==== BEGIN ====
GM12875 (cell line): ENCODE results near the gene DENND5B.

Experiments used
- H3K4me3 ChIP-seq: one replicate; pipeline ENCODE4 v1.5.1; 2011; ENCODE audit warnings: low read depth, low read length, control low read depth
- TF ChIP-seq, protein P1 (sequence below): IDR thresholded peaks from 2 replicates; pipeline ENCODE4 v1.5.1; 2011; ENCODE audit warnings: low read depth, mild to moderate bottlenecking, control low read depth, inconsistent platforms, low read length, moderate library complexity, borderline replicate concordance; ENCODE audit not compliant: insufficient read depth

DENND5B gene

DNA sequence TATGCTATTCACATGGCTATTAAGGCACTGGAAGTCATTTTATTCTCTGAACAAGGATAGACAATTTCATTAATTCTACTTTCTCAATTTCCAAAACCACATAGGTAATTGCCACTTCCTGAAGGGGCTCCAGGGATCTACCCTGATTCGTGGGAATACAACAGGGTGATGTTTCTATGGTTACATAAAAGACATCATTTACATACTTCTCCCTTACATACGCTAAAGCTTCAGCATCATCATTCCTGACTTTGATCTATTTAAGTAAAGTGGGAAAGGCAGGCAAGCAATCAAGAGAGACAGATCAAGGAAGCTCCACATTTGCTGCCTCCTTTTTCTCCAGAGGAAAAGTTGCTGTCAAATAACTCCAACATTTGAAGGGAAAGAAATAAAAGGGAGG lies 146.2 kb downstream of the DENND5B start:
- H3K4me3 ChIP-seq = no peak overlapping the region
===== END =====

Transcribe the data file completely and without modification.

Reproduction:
GM12875 (cell line): ENCODE results near the gene DENND5B.

Experiments used
- H3K4me3 ChIP-seq: one replicate; pipeline ENCODE4 v1.5.1; 2011; ENCODE audit warnings: low read depth, low read length, control low read depth
- TF ChIP-seq, protein P1 (sequence below): IDR thresholded peaks from 2 replicates; pipeline ENCODE4 v1.5.1; 2011; ENCODE audit warnings: low read depth, mild to moderate bottlenecking, control low read depth, inconsistent platforms, low read length, moderate library complexity, borderline replicate concordance; ENCODE audit not compliant: insufficient read depth

DENND5B gene

DNA sequence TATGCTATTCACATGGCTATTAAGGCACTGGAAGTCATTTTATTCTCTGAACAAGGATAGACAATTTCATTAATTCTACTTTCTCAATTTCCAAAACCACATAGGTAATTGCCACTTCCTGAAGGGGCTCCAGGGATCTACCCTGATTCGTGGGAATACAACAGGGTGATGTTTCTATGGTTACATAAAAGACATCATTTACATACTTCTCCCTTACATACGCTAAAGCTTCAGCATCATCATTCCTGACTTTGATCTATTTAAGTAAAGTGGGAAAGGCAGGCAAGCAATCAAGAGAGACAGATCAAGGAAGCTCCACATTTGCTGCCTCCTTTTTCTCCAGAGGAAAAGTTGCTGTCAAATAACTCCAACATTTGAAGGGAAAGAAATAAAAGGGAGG lies 146.2 kb downstream of the DENND5B start:
- H3K4me3 ChIP-seq = no peak overlapping the region